It seems almost impossible that someone could shoot to fame and gain a book deal as a result of the popularity of occasional 140-characters-or-less statements they make on Twitter. However, Kelly Oxford has proven this notion wrong with her New York Times bestseller “Everything Is Perfect When You’re a Liar,” essentially a result of her ever-increasing prominence in social media.
From the introduction, it is clear that this is a book that will make you laugh: The exchange between Oxford and her three young children is amusing in its own right, without trying too hard or appearing staged. It’s therefore fitting that the reader is given this anecdote at the start, as the realistic humor found here is a trend that continues throughout each successive chapter, beginning with the author’s own childhood experiences. Her cheeky six-year-old naiveté – accentuated by the frequent capitalization of her own words, which perfectly highlights the amusingly self-important manner in which children often speak- is paired with a present-day commentary that serves to enhance the already engaging narrative. In choosing to include this first chapter, it becomes evident that Oxford wants her readers to feel as though they are privy to some sort of exclusive information, as she details highly personal events that showcase who she truly is as a person, rather than creating an idealized image of her early life.
Kelly Oxford’s adolescence is no less entertaining, especially as found in the almost fifty-page chapter on her travels to Los Angeles in search of a certain celebrity. The numerous incidents that take place here sound almost too amusingly bizarre to be true, but, given the prior events of her life chronicled in this work, it isn’t difficult to accept that they are. However outlandish her life may be, though, there still remains a tangible element of sincerity and authenticity that causes this memoir to be more than simply a collection of funny stories. This is especially true for Oxford’s discussion of her time spent working with the elderly and victims of brain damage, wherein her omnipresent humor is briefly overshadowed by a moving, realistic glimpse into the often-stigmatized lives of those in need of permanent care. The manner in which she describes her experiences with these people is incredibly honest; she is not including them as an ostentatious display of perceived kindness, and this is precisely what makes her so likable.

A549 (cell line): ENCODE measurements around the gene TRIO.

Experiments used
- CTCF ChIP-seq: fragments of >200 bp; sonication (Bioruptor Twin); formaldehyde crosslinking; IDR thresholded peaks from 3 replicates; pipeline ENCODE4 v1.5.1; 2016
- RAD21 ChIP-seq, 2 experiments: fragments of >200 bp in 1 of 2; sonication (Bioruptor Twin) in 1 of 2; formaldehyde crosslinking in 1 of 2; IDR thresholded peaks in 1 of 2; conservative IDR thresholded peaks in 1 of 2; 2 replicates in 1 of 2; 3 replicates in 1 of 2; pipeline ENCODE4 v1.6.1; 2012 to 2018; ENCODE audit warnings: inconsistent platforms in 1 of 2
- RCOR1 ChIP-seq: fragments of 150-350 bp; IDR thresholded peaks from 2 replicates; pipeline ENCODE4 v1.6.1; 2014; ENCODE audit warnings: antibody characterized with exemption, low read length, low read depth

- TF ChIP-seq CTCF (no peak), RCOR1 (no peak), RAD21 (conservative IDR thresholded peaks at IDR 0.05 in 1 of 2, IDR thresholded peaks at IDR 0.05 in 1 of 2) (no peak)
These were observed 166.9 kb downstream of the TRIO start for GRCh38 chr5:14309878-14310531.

As her stories decidedly move into the present, one experience in particular that Oxford relays would typically be a bit difficult to speak of without coming across as undeniably crude, but, again, sarcasm and wittiness overpower the awkwardness; she is engaging to the point of a compulsion on the reader’s part to discover how it all will conclude. However, the near ending of the book ultimately contains some of the most enjoyable anecdotes, as it reintroduces Oxford’s son and two daughters, and the inevitable ordered chaos that follows. As in the book’s beginning, the combination of childhood innocence and adult interpretation found here is truly entertaining, but the fact that she is now speaking as a mother herself creates a slightly different tone. For instance, Kelly Oxford’s chronology of her family’s trip to Disneyland is funny by way of her emphasis on the perils of navigating four other people – including a toddler and her comically displeased husband – through an overcrowded theme park, but also heartwarming in that it is apparent she truly wants her family to have an amazing day.
Generally speaking, “Everything Is Perfect When You’re a Liar” is an incredibly entertaining book that lends itself to being reread multiple times without becoming redundant. Kelly Oxford is arguably a brilliantly captivating author who has proved to her Internet followers that she is capable of much more than short blog posts and Twitter updates; she is a literary force to be reckoned with.